Being the eternal optimist I was not bummed at finishing second in the first moto because I knew if I could win the second I would win first overall. My positive mind was sure if I got an even better start somehow I could win. There was no physics to back this up just faith. I drew a better start position in the second moto and the lighter faster Yamaha with the better young man aboard drew the outside which played to my advantage.

I rocketed to the front at the start and the Yamaha was back in traffic though at the time I did not know what was going on behind me. I just kept looking forward and seeing clear track. The Yamaha made quick work of the bikes in its wayand by the second lap I was feeling the breath of the little Yamaha on my back. Then right at the end of lap three on the long straight the Yammie went by.

I began to lose hope when at the end of four he was almost out of reach. As we went down the long straight on the final lap with only a corner and a short straight to the finish left I knew in my heart the lighter-faster Yamaha with the better rider was going to win. He was half a straight ahead as he went into the final corner and I no longer had my gaze fixed on him up ahead. I was looking more directly in front of me and thinking that second in such a big race was excellent and that there would be other years and other Championships. Then above the scream of my noisy two-stroke motor I heard a strange sound from the crowd. I can not really describe it but it was loud enough to catch my attention and I riveted my eyes farther up ahead again. To my amazement the little Yamaha and its rider were on the ground in the final corner. I was told later he went just a hair fast into the corner and washed out the front wheel.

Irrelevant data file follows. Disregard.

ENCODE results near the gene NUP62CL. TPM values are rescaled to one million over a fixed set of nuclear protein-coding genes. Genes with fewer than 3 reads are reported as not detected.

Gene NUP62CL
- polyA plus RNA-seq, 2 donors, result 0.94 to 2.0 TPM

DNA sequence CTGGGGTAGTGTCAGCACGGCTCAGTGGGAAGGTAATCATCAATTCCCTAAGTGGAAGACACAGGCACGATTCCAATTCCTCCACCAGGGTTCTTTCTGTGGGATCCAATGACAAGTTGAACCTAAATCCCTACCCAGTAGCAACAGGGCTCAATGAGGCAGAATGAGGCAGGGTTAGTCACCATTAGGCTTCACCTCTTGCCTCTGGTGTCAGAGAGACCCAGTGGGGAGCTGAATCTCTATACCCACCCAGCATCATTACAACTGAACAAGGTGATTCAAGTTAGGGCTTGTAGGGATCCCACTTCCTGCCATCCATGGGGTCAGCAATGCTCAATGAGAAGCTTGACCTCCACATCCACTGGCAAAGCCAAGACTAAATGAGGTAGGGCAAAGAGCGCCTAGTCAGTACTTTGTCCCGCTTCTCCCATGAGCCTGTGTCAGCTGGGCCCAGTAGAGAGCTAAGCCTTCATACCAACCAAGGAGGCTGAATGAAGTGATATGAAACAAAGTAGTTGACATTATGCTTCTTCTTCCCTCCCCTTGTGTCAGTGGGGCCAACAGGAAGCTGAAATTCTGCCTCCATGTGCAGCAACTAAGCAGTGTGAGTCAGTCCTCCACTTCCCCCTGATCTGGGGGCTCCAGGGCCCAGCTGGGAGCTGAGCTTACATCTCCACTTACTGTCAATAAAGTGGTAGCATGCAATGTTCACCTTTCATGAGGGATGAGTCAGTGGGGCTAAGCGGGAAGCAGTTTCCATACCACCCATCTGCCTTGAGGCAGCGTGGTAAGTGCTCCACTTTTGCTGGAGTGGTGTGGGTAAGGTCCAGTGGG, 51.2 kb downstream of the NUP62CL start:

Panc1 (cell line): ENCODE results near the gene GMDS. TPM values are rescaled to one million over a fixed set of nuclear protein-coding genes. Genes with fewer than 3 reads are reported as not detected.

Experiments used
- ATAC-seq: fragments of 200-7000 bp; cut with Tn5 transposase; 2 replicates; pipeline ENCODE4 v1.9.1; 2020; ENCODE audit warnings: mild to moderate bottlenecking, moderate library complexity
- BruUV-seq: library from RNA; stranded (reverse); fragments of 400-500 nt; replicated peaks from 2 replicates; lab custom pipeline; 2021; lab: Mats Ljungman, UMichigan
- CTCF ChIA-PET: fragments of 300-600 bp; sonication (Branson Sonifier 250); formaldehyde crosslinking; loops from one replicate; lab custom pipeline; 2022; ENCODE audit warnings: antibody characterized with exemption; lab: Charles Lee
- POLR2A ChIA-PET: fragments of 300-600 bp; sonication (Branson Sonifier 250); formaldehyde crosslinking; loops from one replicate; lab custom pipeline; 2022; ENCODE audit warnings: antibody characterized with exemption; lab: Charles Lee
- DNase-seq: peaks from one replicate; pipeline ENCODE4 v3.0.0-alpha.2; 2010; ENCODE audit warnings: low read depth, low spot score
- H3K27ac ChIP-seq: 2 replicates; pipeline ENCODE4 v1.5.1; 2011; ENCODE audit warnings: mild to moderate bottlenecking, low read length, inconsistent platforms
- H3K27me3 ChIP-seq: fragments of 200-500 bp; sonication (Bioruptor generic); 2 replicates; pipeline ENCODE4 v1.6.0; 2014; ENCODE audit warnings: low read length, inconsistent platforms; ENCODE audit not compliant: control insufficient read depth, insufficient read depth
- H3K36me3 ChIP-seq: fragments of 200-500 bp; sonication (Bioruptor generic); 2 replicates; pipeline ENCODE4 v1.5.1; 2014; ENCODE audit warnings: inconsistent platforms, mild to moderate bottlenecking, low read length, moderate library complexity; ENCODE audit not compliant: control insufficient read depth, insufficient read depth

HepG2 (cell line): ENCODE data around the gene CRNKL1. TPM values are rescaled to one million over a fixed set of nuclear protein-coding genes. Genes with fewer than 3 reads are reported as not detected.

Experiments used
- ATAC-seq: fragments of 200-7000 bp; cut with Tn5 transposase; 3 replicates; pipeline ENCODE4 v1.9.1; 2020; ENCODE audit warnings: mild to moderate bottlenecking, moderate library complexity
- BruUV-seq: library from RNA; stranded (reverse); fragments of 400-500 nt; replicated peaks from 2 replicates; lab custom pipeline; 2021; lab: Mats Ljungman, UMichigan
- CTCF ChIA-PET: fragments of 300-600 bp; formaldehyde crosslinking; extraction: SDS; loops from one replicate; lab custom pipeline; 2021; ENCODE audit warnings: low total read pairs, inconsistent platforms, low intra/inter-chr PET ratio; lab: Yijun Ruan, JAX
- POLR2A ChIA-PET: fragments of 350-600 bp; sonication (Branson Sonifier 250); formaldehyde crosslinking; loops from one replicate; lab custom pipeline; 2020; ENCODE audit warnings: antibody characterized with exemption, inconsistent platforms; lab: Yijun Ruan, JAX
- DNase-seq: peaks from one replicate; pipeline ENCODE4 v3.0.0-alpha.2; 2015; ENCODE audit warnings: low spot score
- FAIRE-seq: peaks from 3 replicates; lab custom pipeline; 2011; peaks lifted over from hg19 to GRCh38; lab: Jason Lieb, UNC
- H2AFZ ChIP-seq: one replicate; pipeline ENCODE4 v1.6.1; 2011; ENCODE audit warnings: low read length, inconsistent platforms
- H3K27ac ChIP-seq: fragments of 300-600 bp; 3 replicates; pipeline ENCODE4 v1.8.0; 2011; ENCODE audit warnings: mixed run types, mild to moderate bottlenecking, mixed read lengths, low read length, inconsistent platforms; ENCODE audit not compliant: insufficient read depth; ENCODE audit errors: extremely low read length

It was forever in my mind as I closed the gap between him and myself. I rocked towards the corner and all along he scrambled up, hopped onto his bike, and stabbed at the kickstarter. His bike fired and started on the second kick but somewhere between then and the fraction of a second it took for him to let the clutch out I went by him on the outside. It was only a short distance from the last corner to the finishline and the checkered flag. It was like zooming in a camera-zip-zip-zip and I was there.

I had no idea what kind of feeling such an alternate ending would bring but to say the least I was pumped. I also remember feeling lucky too and over the years realized the best rider had not won but that the best rider had just made the last mistake and I had been handed a Championship. I remember that day my Grandfather saying, 'Even a blind hog finds an acorn now and then'. None-the -less it was my moment and they put my name in 'The Book'. I remember thinking, 'This will happen again. I will win many Championships in my career racing'.

It did not happen again. Not in the Astrodome, not in the GNC, not in the AMA as a pro. I won Sate titles but no National ones. I spent a good portion of a lifetime chasing a dream that again and again was thwarted by faster young men and eventually faster men on better machines. I let go of the dream and eventually moved on to bicycle racing where I won a World Championship and a National Championship. They too were important Championships that I won and were not handed to me but my heart remained with the motorcycle and my far away dream.